Off Broadway Reviews
Emotion alone is not enough to make a good musical. If a book and score do not work in concert to elevate their subject they invariably end up wallowing in it, which is exactly the fate that befalls Southern Comfort. Dan Collins and Julianne Wick Davis's new show at CAP21 captures and unleashes a plethora of details that should tug the heartstrings but come closer to drowning you in miserywhen they're not putting you to sleep, that is.
In fairness, the concept here is by no means foolproof. The show is based on the 2001 documentary of the same title, which explores the last year or so in the life of female-to-male transsexual Robert Eads: his relationship with the male-to-female transgender Lola, his accumulating and spending time with his "chosen family" of like-minded (and -bodied) friends, and the Southern Comfort Conference in Atlanta that caters exclusively to transgender and transsexual people. On the list of stories that do not instantly scream "musical," this one must be on one of the topmost lines.
The CAP21 production, which Thomas Caruso has lovingly directed, does not disabuse one of the notion that these are ideas best sampled in small doses à la Rent. The reason is simple: This is a bleak outing populated with sad people who seldom have reason to celebrate life, and on the rare occasions they do Davis's mournful folk-bluegrass music keeps any positivity temporary. This isn't a musical, this is group therapy for clinical depressives.
Robert (Annette O'Toole) is central, of coursehe lives in Toccoa, Georgia, and is slowly dying from cancer in the most ironic of possible body parts: the ovaries he never had surgically removed (believing that gender exists strictly in the heart and head). Lola (Jeff McCarthy) is big and burly, and hasn't progressed as far as Robert due to her unwillingness to take estrogen; she's also haunted by memories of the prom she never got to attend in high school. They're friends with two other female-to-male transsexuals: Maxwell (Jeffrey Kuhn), who's pondering his final operation and has begun dating the vivacious used-to-be-a-man Cori (Natalie Joy Johnson), and Cas (Todd Cerveris), who was left seriously scarred by a botched breast-removal operation but who has finally found some happiness with the brash Stephanie (Robin Skye), the only always-been-a-woman in the group. Robert's parents and Maxwell's dad, all three disapproving, make a few token appearances to spread the hate around.
The performances could not be better: O'Toole and McCarthy make a warmly reluctant couple drawn together by their shared adversity, Kuhn and Cerveris drive home Maxwell and Cas's individual demons with sympathetic flair, and Johnson is thoroughly sexy and saucy as Cori. The set, too, designed by James J. Fenton, is a winner: a homespun recreation of a country house's front yard and porch, a fairy talelike realm where anything good can theoretically happen at any moment. The four members of the onstage band (Allison Briner, Lizzie Hagstedt, David M. Lutken, and Joel Waggoner) are gifted as actors as well, and play some crucial smaller roles that round out the main sextet's interlocking stories.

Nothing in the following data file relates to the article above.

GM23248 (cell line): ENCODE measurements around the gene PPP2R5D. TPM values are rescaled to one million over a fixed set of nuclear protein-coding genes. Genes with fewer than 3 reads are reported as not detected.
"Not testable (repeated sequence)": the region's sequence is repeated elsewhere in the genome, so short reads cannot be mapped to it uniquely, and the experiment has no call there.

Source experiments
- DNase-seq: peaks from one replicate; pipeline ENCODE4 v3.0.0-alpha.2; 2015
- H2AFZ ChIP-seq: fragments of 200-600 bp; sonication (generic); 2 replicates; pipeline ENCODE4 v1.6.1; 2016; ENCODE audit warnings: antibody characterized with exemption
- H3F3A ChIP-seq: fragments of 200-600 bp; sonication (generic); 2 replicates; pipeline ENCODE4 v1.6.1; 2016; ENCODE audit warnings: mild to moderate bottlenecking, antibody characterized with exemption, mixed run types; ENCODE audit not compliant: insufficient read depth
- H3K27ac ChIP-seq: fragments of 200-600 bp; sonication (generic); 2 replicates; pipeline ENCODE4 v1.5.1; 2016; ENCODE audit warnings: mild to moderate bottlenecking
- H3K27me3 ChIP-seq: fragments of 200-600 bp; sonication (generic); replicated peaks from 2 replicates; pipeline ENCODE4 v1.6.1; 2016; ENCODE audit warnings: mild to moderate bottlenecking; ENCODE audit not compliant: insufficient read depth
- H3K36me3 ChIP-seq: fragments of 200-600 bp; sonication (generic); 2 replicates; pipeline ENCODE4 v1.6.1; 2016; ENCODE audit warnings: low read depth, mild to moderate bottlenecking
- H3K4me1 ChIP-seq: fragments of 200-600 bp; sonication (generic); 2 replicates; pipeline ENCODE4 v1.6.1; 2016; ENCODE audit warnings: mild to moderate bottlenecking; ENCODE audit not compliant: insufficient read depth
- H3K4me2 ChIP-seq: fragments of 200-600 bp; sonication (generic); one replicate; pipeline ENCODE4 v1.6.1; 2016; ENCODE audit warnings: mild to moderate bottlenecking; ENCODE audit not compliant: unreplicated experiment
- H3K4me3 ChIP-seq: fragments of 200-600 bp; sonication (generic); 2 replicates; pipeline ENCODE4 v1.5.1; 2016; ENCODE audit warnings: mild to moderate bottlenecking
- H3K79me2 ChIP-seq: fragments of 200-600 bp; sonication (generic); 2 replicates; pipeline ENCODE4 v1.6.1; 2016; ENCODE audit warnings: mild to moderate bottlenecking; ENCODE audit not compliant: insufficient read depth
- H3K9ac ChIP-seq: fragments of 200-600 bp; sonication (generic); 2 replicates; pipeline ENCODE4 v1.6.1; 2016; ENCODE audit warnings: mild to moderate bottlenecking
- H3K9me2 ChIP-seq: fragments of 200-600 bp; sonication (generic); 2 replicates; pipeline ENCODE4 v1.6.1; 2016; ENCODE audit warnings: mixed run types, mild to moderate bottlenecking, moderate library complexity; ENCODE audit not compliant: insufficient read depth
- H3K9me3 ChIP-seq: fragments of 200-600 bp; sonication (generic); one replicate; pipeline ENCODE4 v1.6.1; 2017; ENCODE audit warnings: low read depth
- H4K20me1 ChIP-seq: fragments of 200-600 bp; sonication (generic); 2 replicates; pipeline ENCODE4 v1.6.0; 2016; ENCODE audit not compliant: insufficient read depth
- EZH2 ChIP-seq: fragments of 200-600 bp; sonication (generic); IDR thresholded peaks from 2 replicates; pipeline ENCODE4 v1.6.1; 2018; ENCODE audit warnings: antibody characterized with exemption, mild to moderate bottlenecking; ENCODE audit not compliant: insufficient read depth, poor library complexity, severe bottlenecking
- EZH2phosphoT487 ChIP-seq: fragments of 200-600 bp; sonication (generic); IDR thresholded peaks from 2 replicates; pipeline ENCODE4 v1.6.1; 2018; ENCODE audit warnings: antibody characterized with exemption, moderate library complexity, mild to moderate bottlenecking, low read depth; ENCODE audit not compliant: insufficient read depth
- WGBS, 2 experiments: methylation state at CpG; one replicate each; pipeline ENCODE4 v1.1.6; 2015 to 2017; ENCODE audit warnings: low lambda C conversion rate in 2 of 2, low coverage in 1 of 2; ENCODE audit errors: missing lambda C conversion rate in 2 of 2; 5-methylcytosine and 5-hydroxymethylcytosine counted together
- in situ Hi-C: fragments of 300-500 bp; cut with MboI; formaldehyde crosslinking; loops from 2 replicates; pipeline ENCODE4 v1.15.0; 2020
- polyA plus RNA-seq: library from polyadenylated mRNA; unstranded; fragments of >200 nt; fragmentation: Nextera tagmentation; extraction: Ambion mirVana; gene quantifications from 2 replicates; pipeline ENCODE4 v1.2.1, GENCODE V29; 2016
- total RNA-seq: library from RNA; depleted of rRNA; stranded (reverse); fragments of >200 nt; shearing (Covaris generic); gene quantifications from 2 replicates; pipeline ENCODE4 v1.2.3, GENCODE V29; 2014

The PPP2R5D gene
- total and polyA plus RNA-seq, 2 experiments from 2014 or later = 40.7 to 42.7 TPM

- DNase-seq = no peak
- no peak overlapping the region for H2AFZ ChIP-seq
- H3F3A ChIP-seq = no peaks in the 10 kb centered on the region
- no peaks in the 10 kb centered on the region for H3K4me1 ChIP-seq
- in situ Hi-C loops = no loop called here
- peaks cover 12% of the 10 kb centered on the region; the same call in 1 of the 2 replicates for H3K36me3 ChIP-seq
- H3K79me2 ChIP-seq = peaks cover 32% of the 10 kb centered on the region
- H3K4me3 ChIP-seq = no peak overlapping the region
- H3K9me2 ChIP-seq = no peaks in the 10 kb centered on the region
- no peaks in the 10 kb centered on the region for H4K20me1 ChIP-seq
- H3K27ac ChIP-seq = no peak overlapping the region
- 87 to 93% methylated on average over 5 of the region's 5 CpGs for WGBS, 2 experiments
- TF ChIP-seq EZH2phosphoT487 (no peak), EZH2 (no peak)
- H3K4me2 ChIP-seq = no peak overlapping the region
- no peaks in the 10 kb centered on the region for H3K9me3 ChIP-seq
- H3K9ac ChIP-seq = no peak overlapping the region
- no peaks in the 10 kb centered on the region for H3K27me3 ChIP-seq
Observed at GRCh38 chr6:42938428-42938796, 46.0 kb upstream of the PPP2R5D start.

But because you're forced to focus on all of them at once, and because the only instances of hope presented are incidental, this quickly becomes an unpleasant and dispiriting evening. Aside from five brief interludes that delineate the passing of the seasons, every song except one concerns issues of gender identity or the pain derived therefrom, which is a prescription for tedium. Collins and Davis rendering these people in no concrete terms beyond their sex and their sex lives makes them incredibly shallow and self-centered; you don't really know who these people are, so it's impossible to figure out why you should care about them and what makes their agony special enough to sing about.
Great musicals always have some sense of variety: a soaring ballad here or an honest-to-goodness showstopper there to keep the audience involved and energized in whatever the story happens to be. Collins and Davis seem driven by an agenda, to the point that the show can't (and doesn't) end until each character has made his or her specific point within a barely specific song. Because the running time is a solid two hours and 40 minutes, there's a ton of musical filler that unrolls constantly but fulfills no discernible dramatic need. Its relentless, almost stereotypical Southern style make all the songs sound the same, and their utter lack of joy or even simple contentment leaves you dreading rather than anticipating them.
The aforementioned exception occurs in the second act. "I'm With You" is a brief but charming duet for Stephanie and Cas, in which they reassert their love and attraction for each other, regardless of what genitals they have (or don't have). The nimble number, capped by playful turns from Skye and Cerveris, lets us see not just how much the characters singing it love each other but also why. By the time the two bounce out of the number, we feel, for the first and only time, that these are actual human beings more than anonymous archetypesand that they had real cause to sing and not just mope. The other pairings in Southern Comfort need similar moments of lovability to prevent their liabilities from being as oppressive as they currently are. Without them, their lives are dark and angry enough to drive the most committed teetotaler straight to the sauce that bears this woebegone musical's name.